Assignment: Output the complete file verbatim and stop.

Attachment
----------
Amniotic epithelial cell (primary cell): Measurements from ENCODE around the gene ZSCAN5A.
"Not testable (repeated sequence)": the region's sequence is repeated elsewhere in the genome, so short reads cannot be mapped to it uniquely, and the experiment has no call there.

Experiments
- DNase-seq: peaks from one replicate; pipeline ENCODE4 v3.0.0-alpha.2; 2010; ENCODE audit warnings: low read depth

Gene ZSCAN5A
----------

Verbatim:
Amniotic epithelial cell (primary cell): Measurements from ENCODE around the gene ZSCAN5A.
"Not testable (repeated sequence)": the region's sequence is repeated elsewhere in the genome, so short reads cannot be mapped to it uniquely, and the experiment has no call there.

Experiments
- DNase-seq: peaks from one replicate; pipeline ENCODE4 v3.0.0-alpha.2; 2010; ENCODE audit warnings: low read depth

Gene ZSCAN5A